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A Simple Exploration of Bounded Rationality
by Susan Fisk

“Psychological theories of intuitive thinking cannot match the elegance and precision of formal normative models of belief and choice, but this is just another way of saying that rational models are psychologically unrealistic.” -Daniel Kahneman

Sit back and imagine that the United States is preparing for the outbreak of an unusual disease, which is expected to kill 600 people. Two alternative programs to combat the disease have been proposed. If program A is adopted, 200 people will be saved but if program B is adopted, there is a one-third chance that 600 people will be saved and a two-thirds probability that no one will be saved. If you are like the majority of respondents, you chose option A.[1] (Kahneman, 2003)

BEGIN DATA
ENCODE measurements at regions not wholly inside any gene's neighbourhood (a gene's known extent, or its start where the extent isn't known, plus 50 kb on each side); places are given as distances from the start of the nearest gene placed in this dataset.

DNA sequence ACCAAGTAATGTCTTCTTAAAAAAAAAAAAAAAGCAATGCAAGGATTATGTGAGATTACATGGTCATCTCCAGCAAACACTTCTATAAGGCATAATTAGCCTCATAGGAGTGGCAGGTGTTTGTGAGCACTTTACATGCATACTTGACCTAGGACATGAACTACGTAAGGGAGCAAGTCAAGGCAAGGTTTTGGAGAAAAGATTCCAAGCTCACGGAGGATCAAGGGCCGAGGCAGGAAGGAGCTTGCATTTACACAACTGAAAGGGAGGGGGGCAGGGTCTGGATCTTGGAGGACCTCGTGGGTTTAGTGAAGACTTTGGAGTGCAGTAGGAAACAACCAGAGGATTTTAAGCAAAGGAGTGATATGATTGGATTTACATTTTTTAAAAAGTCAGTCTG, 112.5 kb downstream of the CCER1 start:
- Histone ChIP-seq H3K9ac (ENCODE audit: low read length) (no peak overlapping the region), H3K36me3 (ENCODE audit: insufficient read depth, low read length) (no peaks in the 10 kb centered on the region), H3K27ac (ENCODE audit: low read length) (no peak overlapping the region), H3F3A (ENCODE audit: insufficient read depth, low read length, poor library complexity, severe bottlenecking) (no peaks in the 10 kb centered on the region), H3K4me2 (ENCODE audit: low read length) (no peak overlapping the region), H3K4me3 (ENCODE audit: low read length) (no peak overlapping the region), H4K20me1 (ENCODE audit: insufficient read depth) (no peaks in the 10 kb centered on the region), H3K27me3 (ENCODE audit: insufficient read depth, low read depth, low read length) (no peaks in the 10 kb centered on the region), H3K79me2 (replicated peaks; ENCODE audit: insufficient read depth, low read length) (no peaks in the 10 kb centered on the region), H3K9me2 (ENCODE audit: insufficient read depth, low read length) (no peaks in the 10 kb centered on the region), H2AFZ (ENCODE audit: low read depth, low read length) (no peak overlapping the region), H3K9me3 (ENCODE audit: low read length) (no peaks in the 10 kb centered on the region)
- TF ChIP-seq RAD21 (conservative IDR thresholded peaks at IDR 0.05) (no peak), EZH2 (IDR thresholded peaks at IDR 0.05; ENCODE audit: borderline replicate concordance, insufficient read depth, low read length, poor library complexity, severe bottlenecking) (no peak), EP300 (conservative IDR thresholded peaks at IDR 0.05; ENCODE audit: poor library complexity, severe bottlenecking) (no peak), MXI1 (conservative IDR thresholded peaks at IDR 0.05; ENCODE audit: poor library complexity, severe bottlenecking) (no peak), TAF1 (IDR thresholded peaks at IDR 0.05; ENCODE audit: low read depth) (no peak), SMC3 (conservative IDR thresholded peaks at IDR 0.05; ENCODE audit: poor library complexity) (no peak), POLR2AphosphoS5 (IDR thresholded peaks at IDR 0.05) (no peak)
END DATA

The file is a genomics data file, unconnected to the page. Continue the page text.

Let’s imagine that instead we stated that if program A is adopted, 400 people will die but if program B is adopted, there is a one-third probability that nobody will die and a two-thirds probability that 600 people would die. The majority of respondents to this question prefer option B to option A. Obviously, this is illogical because although the wording is different, option A and B are the same in both examples. The irrationality demonstrated by this simple question illustrates that classical economic thought may not have all of the answers when it comes to explaining human behavior. (Kahneman, 2003) Neoclassical economic thought makes certain assumptions about humans, their actions and their decision making processes. In the nineteenth century, economic rationalism was developed and extolled by utilitarians including Jeremy Bentham and James Mill (Tisdell, xiii). They believed that humans should strive to achieve, “The greatest happiness for the greatest number,” (Ekelund, 125). This strongly influenced economic thought through the development of concepts such as measurable utility, rational behavior, and economic equilibrium (Tisdell, xiii). It also led to the...
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